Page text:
Ford has announced plans to add more than 2,000 jobs to support high demand for Ford F-150 plus the planned production of the all-new Transit family of commercial vehicles starting next summer.
Ford has announced plans to add more than 2,000 jobs to support high demand for Ford F-150 plus the planned production of the all-new Transit family of commercial vehicles starting next summer. Ford is adding 900 jobs and a third crew in the third quarter to build F-150. U.S. sales of Ford’s F-Series trucks increased 24 percent in April and 19 percent year to date. Ford also is adding another 1,100 jobs starting in the fourth quarter to prepare for the introduction of the all-new Ford Transit full-size van in 2014.
“Customer demand for today’s F-150 is strong and continues growing, the truck segment is growing three times faster than the overall industry, the housing market is strengthening, and we are seeing growth in the U.S. economy,” said Joe Hinrichs, Ford’s president of The Americas. “Our ‘Built Ford Tough’ F-150 is America’s favorite pickup, and we are going to expand operations in Kansas City to ensure we have enough trucks to meet customer demand.”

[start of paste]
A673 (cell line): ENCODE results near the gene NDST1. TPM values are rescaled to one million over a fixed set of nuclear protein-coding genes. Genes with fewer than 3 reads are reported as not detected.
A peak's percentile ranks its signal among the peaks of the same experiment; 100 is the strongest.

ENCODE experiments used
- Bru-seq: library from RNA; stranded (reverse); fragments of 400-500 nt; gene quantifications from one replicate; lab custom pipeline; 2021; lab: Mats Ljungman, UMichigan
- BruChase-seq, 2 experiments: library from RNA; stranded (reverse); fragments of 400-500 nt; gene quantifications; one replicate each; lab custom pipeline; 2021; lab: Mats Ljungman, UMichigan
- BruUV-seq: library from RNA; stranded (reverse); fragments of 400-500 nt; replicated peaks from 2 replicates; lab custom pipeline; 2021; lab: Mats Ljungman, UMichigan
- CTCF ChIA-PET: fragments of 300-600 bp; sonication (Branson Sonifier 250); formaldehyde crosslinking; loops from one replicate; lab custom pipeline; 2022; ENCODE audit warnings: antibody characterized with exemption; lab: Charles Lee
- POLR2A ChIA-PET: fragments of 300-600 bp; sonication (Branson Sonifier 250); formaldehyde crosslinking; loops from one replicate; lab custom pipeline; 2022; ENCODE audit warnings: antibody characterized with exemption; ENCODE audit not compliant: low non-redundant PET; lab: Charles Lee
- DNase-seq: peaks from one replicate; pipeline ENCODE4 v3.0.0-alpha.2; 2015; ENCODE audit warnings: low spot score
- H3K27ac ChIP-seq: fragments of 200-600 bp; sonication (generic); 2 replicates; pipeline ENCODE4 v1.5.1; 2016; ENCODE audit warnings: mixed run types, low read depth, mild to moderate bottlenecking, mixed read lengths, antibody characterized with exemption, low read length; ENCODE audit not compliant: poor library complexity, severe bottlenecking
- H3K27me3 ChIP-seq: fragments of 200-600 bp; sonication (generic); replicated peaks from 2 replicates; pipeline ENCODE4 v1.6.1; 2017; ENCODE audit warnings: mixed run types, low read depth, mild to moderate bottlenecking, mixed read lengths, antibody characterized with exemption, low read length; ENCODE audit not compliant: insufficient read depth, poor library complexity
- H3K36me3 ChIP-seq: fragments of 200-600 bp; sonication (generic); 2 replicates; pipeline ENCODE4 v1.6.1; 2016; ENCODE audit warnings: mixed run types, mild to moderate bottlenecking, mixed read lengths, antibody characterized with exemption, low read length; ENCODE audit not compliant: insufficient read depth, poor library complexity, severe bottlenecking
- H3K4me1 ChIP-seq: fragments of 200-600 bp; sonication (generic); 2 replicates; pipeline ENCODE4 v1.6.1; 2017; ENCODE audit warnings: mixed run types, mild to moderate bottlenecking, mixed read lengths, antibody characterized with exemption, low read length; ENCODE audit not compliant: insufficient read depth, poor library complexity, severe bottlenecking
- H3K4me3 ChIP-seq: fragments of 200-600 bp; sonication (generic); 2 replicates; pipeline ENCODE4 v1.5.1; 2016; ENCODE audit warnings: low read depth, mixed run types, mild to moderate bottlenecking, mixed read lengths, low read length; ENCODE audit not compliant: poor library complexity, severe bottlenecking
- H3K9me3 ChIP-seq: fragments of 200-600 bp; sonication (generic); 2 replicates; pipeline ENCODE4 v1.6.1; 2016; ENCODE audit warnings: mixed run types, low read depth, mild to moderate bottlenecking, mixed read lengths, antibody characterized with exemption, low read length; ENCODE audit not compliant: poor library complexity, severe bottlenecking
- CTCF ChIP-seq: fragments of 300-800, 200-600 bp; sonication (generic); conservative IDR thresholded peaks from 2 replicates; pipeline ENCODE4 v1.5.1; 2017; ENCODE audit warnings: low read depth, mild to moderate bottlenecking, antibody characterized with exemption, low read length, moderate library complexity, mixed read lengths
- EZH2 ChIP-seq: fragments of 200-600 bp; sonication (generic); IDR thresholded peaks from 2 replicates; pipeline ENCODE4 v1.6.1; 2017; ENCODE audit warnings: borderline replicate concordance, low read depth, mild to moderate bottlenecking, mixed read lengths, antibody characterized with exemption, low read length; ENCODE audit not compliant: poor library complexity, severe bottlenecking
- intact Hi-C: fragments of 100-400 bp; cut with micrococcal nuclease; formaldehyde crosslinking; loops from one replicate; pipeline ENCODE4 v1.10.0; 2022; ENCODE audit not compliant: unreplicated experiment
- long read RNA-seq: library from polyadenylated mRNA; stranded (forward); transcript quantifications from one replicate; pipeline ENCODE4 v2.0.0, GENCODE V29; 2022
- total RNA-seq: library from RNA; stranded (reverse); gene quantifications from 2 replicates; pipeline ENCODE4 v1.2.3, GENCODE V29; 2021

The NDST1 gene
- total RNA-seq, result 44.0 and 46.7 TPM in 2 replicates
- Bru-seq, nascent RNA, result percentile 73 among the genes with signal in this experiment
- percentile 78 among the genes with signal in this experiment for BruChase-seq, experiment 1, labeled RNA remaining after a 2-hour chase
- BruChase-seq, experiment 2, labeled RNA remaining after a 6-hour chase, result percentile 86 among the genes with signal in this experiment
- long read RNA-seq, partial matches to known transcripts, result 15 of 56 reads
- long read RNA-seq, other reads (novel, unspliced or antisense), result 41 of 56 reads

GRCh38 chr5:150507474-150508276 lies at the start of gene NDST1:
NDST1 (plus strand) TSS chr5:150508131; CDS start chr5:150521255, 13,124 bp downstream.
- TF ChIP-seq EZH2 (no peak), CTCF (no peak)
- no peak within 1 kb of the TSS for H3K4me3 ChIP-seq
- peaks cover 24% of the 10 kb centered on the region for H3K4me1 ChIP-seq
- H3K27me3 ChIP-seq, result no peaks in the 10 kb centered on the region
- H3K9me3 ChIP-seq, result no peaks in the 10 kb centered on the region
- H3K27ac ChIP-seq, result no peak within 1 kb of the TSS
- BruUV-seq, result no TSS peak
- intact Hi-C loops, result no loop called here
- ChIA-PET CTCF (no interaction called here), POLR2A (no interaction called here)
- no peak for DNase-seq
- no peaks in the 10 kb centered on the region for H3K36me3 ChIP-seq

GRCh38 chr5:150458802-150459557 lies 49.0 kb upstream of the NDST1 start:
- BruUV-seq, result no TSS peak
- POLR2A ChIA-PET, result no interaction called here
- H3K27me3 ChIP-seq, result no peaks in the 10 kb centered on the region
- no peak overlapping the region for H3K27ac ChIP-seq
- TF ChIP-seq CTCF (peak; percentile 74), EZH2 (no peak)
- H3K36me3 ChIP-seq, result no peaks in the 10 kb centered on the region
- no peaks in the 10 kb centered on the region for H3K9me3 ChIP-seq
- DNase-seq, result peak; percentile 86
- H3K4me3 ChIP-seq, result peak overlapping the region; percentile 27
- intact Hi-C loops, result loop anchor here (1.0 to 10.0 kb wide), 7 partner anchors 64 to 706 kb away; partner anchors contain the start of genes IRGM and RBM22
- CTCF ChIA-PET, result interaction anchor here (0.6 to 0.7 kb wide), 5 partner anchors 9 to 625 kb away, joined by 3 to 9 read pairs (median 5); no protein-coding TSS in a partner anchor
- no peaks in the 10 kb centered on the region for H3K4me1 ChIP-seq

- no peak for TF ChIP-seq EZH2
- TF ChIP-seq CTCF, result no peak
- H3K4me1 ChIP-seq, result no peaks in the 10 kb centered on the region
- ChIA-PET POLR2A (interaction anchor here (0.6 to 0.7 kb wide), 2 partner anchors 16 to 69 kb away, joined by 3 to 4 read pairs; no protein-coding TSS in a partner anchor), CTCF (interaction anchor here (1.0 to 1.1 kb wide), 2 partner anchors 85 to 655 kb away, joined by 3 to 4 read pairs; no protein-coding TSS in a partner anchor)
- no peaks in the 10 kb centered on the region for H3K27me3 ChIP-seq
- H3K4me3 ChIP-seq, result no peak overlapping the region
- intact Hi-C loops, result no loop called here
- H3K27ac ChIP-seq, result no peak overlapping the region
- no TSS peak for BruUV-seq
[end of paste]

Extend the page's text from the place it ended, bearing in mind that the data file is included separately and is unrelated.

Ford F-Series sales were up 24 percent in April and 19 percent year to date.
Kansas City Assembly Plant produces the Ford F-150 Regular, Super and Crew Cab and will produce the Ford Transit. The plant currently has 2,450 hourly workers working on two shifts and will add a third crew in the third quarter.
Ford is investing $1.1 billion to retool and expand the facility for production of both the F-150 and Transit, including a 437,000 sq.-ft. stamping facility and a 78,000 sq.-ft. paint shop.
“For customers who want a modern van that is as tough and smart as the F-Series, the all-new Ford Transit van delivers, with better fuel economy, more capability and the greatest number of technology choices and innovative configurations full-size van buyers have ever seen,” Hinrichs said.
With the investment and new jobs in Kansas City, Ford is three-quarters of the way to its plan to create 12,000 hourly jobs in the U.S. by 2015.